This was my first time to visit what is commonly called Dayton. Except now it’s in Xenia. And those who want to ensure that you aren’t a Real Ham if you didn’t attend Dayton wear tee shirts to that affect. So, it’s a thing. But whether you attended the “old” Hamvention or the latest edition in nearby Xenia, that’s a thing, too. And both are ok.
This year, the ICQ Podcast Team had eight of the eleven “Presenters” (British terminology) come to Hamvention and rent an AirBnB in lovely, historic Lebanon, OH. Colin M6BOY arranged for some of our listeners, including two from another podcast team, to donate toward the cost of producing nice ICQ Podcast Team Polo Shirts. They were hits in that they drew quite a bit of attention as we roved the Greene County Fair Grounds in a pack, except for Dan KN6BU who teaches his One-Day Tech Class most of the day on Saturday. The Team was very humbled by the number of listeners who approached us, several times with $20 bills extended to help with production costs. We enjoy talking about amateur radio but to get these expressions of gratitude from listeners is, well, just a humbling experience. Thank you all who took the time to stop and speak with us about the podcast.
The podcast Team is largely from the UK and a couple hold U.S. amateur licenses but must only use them (and the higher power they are allowed) on American soil. During our conference call to organize this first trip by the European group to the States, I offered to bring one of my portable HF rigs to the house we had secured in Lebanon for them to activate their U.S. call signs for the very first time. Martin M1MRB / W9ICQ and Chris M0TCH / N4CTH were able to do this. Martin worked Cuba but that station never got the last letter of his call. Chris worked a couple of stations but the need for a Snickers Bar side-tracked him. But Edmund M0MNG played Big Gun on the front porch as he worked many stations working Grey Line as the 40M band did it’s nightly thing. Dan KB6NU, of CW Geek fame, kept trying to figure out how to connect a keyer he bought in the bone yard to the transceiver. But, of course, I was not any help with my own rig as I haven’t yet gotten proficient in CW. This was a Yaesu FT-891, running 50 then 90 watts into a Wolf River Coils TIA vertical, powered by a Bioenno 20aH Life4Po battery. And Yuengling refreshments. Martin and I conversed well past our due date for sleep. Being about the same age, Martin and I have developed a close friendship during my first and now second stint working with the podcast. A good time was, indeed, had by all. And no one was harmed in the production of this event!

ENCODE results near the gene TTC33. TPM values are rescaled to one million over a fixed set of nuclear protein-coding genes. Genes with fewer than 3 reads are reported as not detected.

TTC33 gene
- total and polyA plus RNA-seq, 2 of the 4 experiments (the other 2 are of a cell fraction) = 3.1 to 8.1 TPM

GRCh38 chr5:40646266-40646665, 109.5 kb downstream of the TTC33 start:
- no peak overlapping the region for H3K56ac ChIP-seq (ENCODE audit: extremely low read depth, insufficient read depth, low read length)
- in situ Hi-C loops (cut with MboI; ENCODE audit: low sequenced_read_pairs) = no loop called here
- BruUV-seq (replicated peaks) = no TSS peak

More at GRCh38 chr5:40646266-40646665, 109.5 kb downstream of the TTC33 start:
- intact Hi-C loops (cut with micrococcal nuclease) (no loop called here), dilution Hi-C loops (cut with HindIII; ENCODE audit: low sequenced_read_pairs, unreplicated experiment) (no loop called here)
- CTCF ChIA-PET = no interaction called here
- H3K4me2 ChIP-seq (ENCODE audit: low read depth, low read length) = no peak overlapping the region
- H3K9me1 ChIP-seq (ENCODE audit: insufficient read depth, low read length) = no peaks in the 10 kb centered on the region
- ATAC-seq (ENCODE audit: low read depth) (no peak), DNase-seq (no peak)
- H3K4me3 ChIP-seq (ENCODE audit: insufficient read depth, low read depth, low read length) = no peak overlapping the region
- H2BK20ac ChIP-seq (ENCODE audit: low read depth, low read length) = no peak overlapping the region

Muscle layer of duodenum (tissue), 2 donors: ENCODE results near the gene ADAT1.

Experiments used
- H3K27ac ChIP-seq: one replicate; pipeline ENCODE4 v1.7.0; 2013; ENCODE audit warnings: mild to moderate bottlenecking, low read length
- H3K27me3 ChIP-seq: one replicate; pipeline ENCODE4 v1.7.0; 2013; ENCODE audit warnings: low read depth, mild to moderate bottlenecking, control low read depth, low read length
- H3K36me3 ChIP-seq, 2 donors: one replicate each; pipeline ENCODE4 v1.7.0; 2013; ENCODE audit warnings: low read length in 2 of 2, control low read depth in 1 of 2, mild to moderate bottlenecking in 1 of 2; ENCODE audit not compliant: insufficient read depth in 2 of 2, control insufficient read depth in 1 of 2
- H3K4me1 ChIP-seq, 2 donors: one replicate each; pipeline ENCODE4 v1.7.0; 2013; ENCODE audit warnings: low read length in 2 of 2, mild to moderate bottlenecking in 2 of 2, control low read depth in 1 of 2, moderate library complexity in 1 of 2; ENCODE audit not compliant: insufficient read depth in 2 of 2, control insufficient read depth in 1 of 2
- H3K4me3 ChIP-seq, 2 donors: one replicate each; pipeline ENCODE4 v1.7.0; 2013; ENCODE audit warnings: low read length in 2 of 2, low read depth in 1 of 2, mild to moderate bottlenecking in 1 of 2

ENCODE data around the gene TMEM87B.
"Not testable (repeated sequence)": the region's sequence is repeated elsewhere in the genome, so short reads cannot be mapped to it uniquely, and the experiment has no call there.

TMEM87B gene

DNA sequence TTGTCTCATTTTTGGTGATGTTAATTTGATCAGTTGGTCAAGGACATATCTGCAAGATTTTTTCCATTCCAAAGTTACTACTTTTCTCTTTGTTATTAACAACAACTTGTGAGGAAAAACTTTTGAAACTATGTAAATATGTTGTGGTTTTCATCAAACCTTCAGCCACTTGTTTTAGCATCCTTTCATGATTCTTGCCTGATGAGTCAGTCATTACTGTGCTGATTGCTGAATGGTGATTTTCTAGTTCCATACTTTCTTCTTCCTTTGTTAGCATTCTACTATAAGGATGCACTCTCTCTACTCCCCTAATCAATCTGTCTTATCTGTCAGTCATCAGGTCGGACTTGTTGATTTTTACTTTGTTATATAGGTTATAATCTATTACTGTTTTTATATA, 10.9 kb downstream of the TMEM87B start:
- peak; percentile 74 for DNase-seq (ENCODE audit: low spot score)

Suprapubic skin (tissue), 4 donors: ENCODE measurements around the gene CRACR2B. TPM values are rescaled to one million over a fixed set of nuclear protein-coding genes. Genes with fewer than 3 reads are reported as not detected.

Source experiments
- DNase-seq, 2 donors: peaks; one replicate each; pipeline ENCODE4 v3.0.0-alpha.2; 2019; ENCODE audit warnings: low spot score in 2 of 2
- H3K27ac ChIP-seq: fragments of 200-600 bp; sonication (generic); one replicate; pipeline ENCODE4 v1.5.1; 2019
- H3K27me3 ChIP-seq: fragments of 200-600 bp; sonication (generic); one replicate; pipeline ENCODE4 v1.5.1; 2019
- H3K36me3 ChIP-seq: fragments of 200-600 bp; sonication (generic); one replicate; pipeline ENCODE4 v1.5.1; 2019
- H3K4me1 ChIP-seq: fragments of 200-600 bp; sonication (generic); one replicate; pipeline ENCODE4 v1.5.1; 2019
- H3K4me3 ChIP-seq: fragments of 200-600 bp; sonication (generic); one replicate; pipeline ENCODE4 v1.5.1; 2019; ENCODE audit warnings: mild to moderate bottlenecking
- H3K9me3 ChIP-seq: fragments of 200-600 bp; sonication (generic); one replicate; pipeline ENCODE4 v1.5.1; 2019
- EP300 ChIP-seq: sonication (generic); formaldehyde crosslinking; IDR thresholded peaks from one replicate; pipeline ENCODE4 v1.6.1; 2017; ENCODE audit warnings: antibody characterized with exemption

The Team was working quite a number of scheduled, and a few impromptu, interviews with company officials and prominent hams by day (see here), and enjoying visiting with one another by evening. Due to Colin’s midnight editing efforts, we published three time-sensitive product announcement interviews for a special episode on Sunday. But several less time-sensitive ones will come out in the next few months too. We toured WLW, the AM powerhouse of long history near Cincinnati, and the VOA Museum for the Bethany Relay Station. Unique history. And important if you’re a ham radio operator or SWL. The fact that we were doing this tour together after a joint chili dinner with the Amateur Radio Newsline team made it extra special. We thank Neil Rapp of Ham Talk Live for arranging our tour. We compared notes on our individual amateur and broadcast radio experiences while in awe over getting a special instruction on the former 500,000 watt Bethany Relay VOA transmitter. Martin M1MRB and I even got interviewed by the visiting podcast team from Pod People. That was different but most pleasant and enjoyable for us. Good thing that’s an audio-only podcast as we realized we were standing so the NSFW stickers on the back of a pickup truck would have video-bombed our head shots.
Bill N3JIX kept us entertained with his (and my) quirky humor and color-coordinated bandannas. His wit belies his deep understanding of networking radio technology as exhibited in his interview of Gerald Youngblood, President of Flex Radio Systems. Bill and I share a number of common interests outside of amateur radio, including IT which we both have a long history in as well as how libraries work. Ed DD5LP had braces to match his orange team shirt (and new red hair). Ed’s quick-on-the-draw reactions to ham radio discussions was something that I enjoyed immensely. Chris M0TCH has been to the States for work and pleasure several times. So he drove the van. And that was both a good and safe thing. Even though I’m from the States, I had driven 12 hours up and really appreciated the break from driving. Chris was already a friend through our podcast experiences but it was a real delight to spend time with him in person.
But it would be a real contest to see whose sense of humor was best. Some dry, some loud, some witty. But all great in-person QSOs from a team that meets online every two weeks to record a podcast. We missed those Team members who could not make the trip. I truly hope we can do this again whether it’s in Xenia or across the pond. If so, look for the horde of orange shirts. They don’t bite. But they do have fun when it comes to amateur radio.